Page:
Page 1494 - Paladin, Paladout

11th Feb 2021, 6:00 AM in A Canterlot Wedding, Part 2
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Paladin, Paladout
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Author Notes:

Newbiespud 11th Feb 2021, 6:00 AM edit delete
Newbiespud
This is probably worth a disclaimer: Unless discussed as a possibility in advance, weakening your players like this is not a good idea. It's not fun to be rendered essentially useless, even as a way to create dramatic vulnerability.

I know it's hard to believe, but Friendship is Dragons is not a How-To guide of best practices for D&D. This is a story where the characters ultimately have more fun than not with a very unusual campaign despite their worst impulses getting in the way.
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20 Comments:

Digo 11th Feb 2021, 6:22 AM edit delete reply
If nothing else, I learned a good deal about the mechanics behind D&D 4e because of this comic and it got me to question why was there so much hate for it. It's not as bad as 3.5 told me it was.

... really shouldn't get gaming advice from previous editions. XD
Snacker 11th Feb 2021, 7:07 AM edit delete reply
While I've only played it once, my understanding is that a lot of what makes it as disliked as it was is not on display here. Namely the combat is a bit of a slog. I'm going to leave a youtube link here to someone that used to play it and loved it at the time, but points out its faults.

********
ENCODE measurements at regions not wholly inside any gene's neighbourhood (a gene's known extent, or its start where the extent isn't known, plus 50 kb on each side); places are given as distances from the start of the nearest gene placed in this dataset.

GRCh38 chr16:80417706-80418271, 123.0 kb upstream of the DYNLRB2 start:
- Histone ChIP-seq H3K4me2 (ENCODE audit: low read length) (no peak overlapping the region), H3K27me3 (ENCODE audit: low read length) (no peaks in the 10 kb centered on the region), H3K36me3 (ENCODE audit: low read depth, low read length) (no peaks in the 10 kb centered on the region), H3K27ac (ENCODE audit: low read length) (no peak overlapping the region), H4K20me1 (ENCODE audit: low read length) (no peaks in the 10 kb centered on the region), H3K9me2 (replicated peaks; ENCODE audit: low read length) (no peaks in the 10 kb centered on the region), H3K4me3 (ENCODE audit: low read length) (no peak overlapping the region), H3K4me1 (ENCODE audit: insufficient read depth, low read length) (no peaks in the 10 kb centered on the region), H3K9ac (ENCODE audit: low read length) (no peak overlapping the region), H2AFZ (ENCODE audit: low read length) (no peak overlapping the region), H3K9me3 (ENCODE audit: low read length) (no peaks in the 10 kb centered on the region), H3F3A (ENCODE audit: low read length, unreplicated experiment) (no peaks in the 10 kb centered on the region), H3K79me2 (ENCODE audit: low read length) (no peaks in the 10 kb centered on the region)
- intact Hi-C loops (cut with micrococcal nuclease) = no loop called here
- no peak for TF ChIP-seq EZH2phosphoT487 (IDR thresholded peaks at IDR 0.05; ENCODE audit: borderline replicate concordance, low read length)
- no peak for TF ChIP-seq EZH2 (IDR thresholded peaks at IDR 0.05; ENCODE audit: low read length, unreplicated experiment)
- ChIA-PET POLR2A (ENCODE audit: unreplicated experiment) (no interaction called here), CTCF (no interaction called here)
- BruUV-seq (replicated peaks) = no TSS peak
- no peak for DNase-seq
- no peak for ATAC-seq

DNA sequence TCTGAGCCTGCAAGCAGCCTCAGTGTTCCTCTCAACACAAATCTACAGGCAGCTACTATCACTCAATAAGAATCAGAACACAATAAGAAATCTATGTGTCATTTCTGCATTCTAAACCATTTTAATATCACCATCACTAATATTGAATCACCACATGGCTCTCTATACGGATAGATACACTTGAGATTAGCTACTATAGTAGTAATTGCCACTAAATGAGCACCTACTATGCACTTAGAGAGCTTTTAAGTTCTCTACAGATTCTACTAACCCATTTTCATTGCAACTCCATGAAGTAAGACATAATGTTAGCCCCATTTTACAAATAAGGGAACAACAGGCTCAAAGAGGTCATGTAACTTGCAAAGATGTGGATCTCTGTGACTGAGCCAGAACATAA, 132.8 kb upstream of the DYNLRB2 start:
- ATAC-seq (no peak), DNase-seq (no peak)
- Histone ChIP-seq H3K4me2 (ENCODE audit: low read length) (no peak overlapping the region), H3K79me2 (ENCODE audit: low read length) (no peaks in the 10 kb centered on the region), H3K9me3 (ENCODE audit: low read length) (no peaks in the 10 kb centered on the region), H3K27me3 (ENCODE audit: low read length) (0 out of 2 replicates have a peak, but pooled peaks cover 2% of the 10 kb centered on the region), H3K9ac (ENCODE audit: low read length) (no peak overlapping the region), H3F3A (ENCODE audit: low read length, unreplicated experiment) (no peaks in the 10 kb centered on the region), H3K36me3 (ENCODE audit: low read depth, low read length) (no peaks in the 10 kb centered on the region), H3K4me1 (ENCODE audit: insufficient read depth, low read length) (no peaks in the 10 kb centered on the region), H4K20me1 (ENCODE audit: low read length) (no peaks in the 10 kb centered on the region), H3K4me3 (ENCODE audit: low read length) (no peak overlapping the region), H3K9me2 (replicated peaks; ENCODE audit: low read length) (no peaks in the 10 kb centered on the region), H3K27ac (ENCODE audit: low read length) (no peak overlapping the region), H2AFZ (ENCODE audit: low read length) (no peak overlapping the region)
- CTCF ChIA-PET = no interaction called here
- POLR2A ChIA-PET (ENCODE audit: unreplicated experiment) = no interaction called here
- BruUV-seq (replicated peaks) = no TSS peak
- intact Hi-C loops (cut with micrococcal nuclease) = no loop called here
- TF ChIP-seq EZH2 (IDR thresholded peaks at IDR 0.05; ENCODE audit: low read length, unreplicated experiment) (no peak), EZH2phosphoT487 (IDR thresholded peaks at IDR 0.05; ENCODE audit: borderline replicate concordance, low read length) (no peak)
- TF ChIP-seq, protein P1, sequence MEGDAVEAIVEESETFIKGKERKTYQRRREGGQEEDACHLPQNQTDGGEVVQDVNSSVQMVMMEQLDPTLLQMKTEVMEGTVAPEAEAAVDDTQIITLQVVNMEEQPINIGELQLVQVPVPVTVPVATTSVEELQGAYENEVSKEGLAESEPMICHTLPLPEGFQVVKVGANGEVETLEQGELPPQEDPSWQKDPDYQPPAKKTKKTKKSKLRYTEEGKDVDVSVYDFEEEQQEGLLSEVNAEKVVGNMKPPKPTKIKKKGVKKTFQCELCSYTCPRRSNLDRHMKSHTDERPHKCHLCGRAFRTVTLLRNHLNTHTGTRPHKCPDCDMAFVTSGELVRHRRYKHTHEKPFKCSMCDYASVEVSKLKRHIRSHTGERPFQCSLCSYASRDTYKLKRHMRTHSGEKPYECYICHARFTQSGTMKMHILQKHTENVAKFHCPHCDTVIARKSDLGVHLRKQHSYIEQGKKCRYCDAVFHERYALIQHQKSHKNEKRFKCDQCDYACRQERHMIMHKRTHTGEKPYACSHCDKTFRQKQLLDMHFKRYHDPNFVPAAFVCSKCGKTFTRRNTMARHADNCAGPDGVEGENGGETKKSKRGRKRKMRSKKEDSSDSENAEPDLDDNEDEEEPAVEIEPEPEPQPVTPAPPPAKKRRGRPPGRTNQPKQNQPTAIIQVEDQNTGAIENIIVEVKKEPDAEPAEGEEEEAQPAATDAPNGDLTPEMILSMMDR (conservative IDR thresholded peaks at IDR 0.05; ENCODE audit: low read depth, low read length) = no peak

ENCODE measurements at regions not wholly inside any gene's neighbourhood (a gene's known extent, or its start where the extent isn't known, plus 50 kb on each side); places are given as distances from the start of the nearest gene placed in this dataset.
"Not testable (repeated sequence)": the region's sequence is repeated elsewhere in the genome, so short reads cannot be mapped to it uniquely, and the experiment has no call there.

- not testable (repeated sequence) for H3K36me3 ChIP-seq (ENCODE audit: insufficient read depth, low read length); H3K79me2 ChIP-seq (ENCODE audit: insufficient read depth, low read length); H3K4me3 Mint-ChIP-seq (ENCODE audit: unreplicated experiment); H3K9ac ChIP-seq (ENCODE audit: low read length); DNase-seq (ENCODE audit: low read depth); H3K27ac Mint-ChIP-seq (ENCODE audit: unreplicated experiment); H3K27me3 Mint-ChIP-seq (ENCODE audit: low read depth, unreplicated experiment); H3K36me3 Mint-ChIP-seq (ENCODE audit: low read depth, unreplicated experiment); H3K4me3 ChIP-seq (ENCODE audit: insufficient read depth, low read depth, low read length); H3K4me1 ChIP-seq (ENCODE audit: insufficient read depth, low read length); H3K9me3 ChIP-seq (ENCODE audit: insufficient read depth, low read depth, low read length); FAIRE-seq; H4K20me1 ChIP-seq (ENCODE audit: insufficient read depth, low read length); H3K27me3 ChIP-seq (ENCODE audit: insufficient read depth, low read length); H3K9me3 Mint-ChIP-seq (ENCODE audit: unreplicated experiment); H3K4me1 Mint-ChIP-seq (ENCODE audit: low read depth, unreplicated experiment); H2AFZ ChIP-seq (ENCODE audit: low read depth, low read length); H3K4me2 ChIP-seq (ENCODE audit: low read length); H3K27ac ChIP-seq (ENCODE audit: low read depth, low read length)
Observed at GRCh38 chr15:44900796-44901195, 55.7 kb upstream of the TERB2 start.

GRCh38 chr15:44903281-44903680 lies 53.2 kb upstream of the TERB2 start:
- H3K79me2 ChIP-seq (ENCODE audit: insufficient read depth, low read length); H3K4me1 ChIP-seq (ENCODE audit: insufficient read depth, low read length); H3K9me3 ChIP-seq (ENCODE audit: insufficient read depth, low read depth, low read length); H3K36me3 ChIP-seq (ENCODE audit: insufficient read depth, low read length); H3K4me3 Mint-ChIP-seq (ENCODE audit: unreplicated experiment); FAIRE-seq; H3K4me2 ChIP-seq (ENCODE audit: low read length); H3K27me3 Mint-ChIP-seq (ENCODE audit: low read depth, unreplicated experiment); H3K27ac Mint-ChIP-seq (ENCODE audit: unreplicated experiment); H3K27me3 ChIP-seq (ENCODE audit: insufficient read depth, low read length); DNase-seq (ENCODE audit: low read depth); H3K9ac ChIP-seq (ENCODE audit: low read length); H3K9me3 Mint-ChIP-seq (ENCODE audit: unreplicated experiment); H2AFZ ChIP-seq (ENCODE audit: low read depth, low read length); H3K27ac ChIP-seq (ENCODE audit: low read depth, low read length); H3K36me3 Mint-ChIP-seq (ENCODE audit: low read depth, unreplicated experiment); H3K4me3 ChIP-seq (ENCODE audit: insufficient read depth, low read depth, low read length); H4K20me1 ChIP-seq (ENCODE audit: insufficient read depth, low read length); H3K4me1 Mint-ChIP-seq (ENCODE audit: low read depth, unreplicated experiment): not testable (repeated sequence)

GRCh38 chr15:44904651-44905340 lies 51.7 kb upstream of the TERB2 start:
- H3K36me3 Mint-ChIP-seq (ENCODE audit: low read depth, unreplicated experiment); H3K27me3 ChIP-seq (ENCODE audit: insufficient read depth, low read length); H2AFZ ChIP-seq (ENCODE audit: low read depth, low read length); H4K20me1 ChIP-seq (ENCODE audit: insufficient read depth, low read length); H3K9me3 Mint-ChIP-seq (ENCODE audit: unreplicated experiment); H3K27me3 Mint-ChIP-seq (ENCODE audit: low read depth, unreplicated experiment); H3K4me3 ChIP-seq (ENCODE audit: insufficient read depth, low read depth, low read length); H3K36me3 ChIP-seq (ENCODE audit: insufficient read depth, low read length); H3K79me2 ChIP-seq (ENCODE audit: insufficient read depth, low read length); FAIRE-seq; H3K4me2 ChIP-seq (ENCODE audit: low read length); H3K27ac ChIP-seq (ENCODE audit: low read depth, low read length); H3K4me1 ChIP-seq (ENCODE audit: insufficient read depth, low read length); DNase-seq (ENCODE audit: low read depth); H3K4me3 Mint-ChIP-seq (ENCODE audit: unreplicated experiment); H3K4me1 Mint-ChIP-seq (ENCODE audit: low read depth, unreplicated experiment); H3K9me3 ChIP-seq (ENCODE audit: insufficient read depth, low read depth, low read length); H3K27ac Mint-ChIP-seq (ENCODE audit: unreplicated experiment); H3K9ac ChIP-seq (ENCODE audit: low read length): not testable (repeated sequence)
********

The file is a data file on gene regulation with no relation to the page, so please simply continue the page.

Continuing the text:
https://www.youtube.com/watch?v=cpmUxfS4LF8

Of course I was a second edition purist for the longest time, and listened to those that said third edition was awful, so always take things with a grain of salt.
Rihtan 11th Feb 2021, 7:29 AM edit delete reply
Oh gods yes. The one time my group tried 4e we had some problems but it was the combat slog is what caused us to give up. Encounters that used to take 15-30 minutes suddenly started taking the whole night. As an adult with a job and limited playing time, wasting an entire evening on a minor encounter wasn't an acceptable situation.
Kittoradra 11th Feb 2021, 7:43 AM edit delete reply
The usual "it was different" thing to it all. "It wasn't like 3.5" was a "problem" on its own, and kept people from being interested. It sounds like you had the same problem going from second to third editions.